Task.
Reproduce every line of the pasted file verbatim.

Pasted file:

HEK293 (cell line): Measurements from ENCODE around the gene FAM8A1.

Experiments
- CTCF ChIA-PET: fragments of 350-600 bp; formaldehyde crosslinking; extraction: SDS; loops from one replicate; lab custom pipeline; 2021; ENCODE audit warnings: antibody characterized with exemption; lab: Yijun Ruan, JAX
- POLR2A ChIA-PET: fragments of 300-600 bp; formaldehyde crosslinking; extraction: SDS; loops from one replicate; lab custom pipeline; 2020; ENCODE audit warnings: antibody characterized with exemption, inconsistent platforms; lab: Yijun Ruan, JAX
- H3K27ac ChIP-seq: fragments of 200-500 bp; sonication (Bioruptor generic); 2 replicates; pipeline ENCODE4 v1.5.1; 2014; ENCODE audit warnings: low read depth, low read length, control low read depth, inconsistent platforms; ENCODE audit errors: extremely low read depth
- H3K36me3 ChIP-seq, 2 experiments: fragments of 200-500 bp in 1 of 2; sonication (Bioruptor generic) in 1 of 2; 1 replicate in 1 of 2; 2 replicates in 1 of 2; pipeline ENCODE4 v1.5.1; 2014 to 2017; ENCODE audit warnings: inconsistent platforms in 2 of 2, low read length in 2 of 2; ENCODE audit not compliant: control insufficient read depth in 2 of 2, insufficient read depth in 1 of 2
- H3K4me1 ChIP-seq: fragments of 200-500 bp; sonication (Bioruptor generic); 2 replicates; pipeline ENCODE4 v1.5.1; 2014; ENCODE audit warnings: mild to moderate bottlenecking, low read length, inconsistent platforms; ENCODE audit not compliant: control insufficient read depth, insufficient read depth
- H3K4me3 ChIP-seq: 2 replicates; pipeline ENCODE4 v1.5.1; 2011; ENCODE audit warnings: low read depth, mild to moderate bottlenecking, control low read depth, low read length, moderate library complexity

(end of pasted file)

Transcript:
HEK293 (cell line): Measurements from ENCODE around the gene FAM8A1.

Experiments
- CTCF ChIA-PET: fragments of 350-600 bp; formaldehyde crosslinking; extraction: SDS; loops from one replicate; lab custom pipeline; 2021; ENCODE audit warnings: antibody characterized with exemption; lab: Yijun Ruan, JAX
- POLR2A ChIA-PET: fragments of 300-600 bp; formaldehyde crosslinking; extraction: SDS; loops from one replicate; lab custom pipeline; 2020; ENCODE audit warnings: antibody characterized with exemption, inconsistent platforms; lab: Yijun Ruan, JAX
- H3K27ac ChIP-seq: fragments of 200-500 bp; sonication (Bioruptor generic); 2 replicates; pipeline ENCODE4 v1.5.1; 2014; ENCODE audit warnings: low read depth, low read length, control low read depth, inconsistent platforms; ENCODE audit errors: extremely low read depth
- H3K36me3 ChIP-seq, 2 experiments: fragments of 200-500 bp in 1 of 2; sonication (Bioruptor generic) in 1 of 2; 1 replicate in 1 of 2; 2 replicates in 1 of 2; pipeline ENCODE4 v1.5.1; 2014 to 2017; ENCODE audit warnings: inconsistent platforms in 2 of 2, low read length in 2 of 2; ENCODE audit not compliant: control insufficient read depth in 2 of 2, insufficient read depth in 1 of 2
- H3K4me1 ChIP-seq: fragments of 200-500 bp; sonication (Bioruptor generic); 2 replicates; pipeline ENCODE4 v1.5.1; 2014; ENCODE audit warnings: mild to moderate bottlenecking, low read length, inconsistent platforms; ENCODE audit not compliant: control insufficient read depth, insufficient read depth
- H3K4me3 ChIP-seq: 2 replicates; pipeline ENCODE4 v1.5.1; 2011; ENCODE audit warnings: low read depth, mild to moderate bottlenecking, control low read depth, low read length, moderate library complexity